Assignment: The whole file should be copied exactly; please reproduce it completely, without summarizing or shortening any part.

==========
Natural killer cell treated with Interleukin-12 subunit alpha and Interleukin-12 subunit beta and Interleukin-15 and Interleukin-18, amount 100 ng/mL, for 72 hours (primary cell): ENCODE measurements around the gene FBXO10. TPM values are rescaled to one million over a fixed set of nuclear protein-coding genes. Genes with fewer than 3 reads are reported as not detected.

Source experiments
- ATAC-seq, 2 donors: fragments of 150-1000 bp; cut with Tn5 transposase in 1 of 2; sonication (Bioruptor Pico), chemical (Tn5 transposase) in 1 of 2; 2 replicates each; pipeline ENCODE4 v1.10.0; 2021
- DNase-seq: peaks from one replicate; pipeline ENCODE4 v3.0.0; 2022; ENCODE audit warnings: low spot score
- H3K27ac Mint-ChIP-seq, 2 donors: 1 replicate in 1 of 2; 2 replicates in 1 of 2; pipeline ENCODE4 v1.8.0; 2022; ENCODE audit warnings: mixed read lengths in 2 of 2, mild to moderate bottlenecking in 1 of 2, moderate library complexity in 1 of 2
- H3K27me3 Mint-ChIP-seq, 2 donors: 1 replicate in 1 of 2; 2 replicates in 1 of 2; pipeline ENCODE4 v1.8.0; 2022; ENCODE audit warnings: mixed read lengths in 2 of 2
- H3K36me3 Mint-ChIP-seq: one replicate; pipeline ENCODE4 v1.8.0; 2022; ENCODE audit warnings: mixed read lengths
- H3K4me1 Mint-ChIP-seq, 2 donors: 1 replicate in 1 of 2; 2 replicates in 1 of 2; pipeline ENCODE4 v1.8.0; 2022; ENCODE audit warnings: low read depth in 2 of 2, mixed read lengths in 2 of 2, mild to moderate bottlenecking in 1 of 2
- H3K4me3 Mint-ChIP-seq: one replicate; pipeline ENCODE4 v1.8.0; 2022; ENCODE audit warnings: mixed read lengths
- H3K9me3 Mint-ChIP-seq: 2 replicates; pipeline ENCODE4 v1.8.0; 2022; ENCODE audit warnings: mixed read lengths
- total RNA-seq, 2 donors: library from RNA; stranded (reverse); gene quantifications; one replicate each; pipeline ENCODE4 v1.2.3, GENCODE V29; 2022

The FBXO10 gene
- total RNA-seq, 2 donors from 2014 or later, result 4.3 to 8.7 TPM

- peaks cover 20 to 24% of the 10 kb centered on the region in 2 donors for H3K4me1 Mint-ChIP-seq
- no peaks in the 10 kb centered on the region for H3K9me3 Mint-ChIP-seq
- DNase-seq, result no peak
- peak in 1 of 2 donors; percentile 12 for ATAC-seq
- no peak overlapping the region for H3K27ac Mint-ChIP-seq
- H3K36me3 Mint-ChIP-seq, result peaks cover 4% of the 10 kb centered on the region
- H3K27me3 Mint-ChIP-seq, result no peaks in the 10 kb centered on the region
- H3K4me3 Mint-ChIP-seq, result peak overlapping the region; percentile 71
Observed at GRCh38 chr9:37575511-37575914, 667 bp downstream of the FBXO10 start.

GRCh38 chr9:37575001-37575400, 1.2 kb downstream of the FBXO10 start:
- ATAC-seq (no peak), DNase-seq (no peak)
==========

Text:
Natural killer cell treated with Interleukin-12 subunit alpha and Interleukin-12 subunit beta and Interleukin-15 and Interleukin-18, amount 100 ng/mL, for 72 hours (primary cell): ENCODE measurements around the gene FBXO10. TPM values are rescaled to one million over a fixed set of nuclear protein-coding genes. Genes with fewer than 3 reads are reported as not detected.

Source experiments
- ATAC-seq, 2 donors: fragments of 150-1000 bp; cut with Tn5 transposase in 1 of 2; sonication (Bioruptor Pico), chemical (Tn5 transposase) in 1 of 2; 2 replicates each; pipeline ENCODE4 v1.10.0; 2021
- DNase-seq: peaks from one replicate; pipeline ENCODE4 v3.0.0; 2022; ENCODE audit warnings: low spot score
- H3K27ac Mint-ChIP-seq, 2 donors: 1 replicate in 1 of 2; 2 replicates in 1 of 2; pipeline ENCODE4 v1.8.0; 2022; ENCODE audit warnings: mixed read lengths in 2 of 2, mild to moderate bottlenecking in 1 of 2, moderate library complexity in 1 of 2
- H3K27me3 Mint-ChIP-seq, 2 donors: 1 replicate in 1 of 2; 2 replicates in 1 of 2; pipeline ENCODE4 v1.8.0; 2022; ENCODE audit warnings: mixed read lengths in 2 of 2
- H3K36me3 Mint-ChIP-seq: one replicate; pipeline ENCODE4 v1.8.0; 2022; ENCODE audit warnings: mixed read lengths
- H3K4me1 Mint-ChIP-seq, 2 donors: 1 replicate in 1 of 2; 2 replicates in 1 of 2; pipeline ENCODE4 v1.8.0; 2022; ENCODE audit warnings: low read depth in 2 of 2, mixed read lengths in 2 of 2, mild to moderate bottlenecking in 1 of 2
- H3K4me3 Mint-ChIP-seq: one replicate; pipeline ENCODE4 v1.8.0; 2022; ENCODE audit warnings: mixed read lengths
- H3K9me3 Mint-ChIP-seq: 2 replicates; pipeline ENCODE4 v1.8.0; 2022; ENCODE audit warnings: mixed read lengths
- total RNA-seq, 2 donors: library from RNA; stranded (reverse); gene quantifications; one replicate each; pipeline ENCODE4 v1.2.3, GENCODE V29; 2022

The FBXO10 gene
- total RNA-seq, 2 donors from 2014 or later, result 4.3 to 8.7 TPM

- peaks cover 20 to 24% of the 10 kb centered on the region in 2 donors for H3K4me1 Mint-ChIP-seq
- no peaks in the 10 kb centered on the region for H3K9me3 Mint-ChIP-seq
- DNase-seq, result no peak
- peak in 1 of 2 donors; percentile 12 for ATAC-seq
- no peak overlapping the region for H3K27ac Mint-ChIP-seq
- H3K36me3 Mint-ChIP-seq, result peaks cover 4% of the 10 kb centered on the region
- H3K27me3 Mint-ChIP-seq, result no peaks in the 10 kb centered on the region
- H3K4me3 Mint-ChIP-seq, result peak overlapping the region; percentile 71
Observed at GRCh38 chr9:37575511-37575914, 667 bp downstream of the FBXO10 start.

GRCh38 chr9:37575001-37575400, 1.2 kb downstream of the FBXO10 start:
- ATAC-seq (no peak), DNase-seq (no peak)